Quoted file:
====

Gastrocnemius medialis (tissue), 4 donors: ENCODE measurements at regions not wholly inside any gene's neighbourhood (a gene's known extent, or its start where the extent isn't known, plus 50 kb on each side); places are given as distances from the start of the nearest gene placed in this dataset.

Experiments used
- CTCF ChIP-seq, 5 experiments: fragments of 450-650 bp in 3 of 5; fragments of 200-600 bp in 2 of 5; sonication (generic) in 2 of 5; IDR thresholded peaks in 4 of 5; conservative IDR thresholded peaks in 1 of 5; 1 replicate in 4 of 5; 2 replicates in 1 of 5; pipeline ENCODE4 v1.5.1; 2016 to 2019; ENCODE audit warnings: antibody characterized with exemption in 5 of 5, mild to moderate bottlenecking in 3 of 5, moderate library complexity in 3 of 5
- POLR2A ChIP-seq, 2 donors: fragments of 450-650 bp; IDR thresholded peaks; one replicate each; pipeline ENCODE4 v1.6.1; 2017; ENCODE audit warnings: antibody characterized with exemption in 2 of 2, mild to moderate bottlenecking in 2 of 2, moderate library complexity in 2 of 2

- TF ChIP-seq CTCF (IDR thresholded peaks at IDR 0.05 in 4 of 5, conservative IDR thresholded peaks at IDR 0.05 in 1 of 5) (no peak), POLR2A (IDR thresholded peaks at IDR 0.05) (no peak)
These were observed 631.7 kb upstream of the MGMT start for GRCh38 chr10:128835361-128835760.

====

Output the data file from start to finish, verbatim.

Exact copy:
Gastrocnemius medialis (tissue), 4 donors: ENCODE measurements at regions not wholly inside any gene's neighbourhood (a gene's known extent, or its start where the extent isn't known, plus 50 kb on each side); places are given as distances from the start of the nearest gene placed in this dataset.

Experiments used
- CTCF ChIP-seq, 5 experiments: fragments of 450-650 bp in 3 of 5; fragments of 200-600 bp in 2 of 5; sonication (generic) in 2 of 5; IDR thresholded peaks in 4 of 5; conservative IDR thresholded peaks in 1 of 5; 1 replicate in 4 of 5; 2 replicates in 1 of 5; pipeline ENCODE4 v1.5.1; 2016 to 2019; ENCODE audit warnings: antibody characterized with exemption in 5 of 5, mild to moderate bottlenecking in 3 of 5, moderate library complexity in 3 of 5
- POLR2A ChIP-seq, 2 donors: fragments of 450-650 bp; IDR thresholded peaks; one replicate each; pipeline ENCODE4 v1.6.1; 2017; ENCODE audit warnings: antibody characterized with exemption in 2 of 2, mild to moderate bottlenecking in 2 of 2, moderate library complexity in 2 of 2

- TF ChIP-seq CTCF (IDR thresholded peaks at IDR 0.05 in 4 of 5, conservative IDR thresholded peaks at IDR 0.05 in 1 of 5) (no peak), POLR2A (IDR thresholded peaks at IDR 0.05) (no peak)
These were observed 631.7 kb upstream of the MGMT start for GRCh38 chr10:128835361-128835760.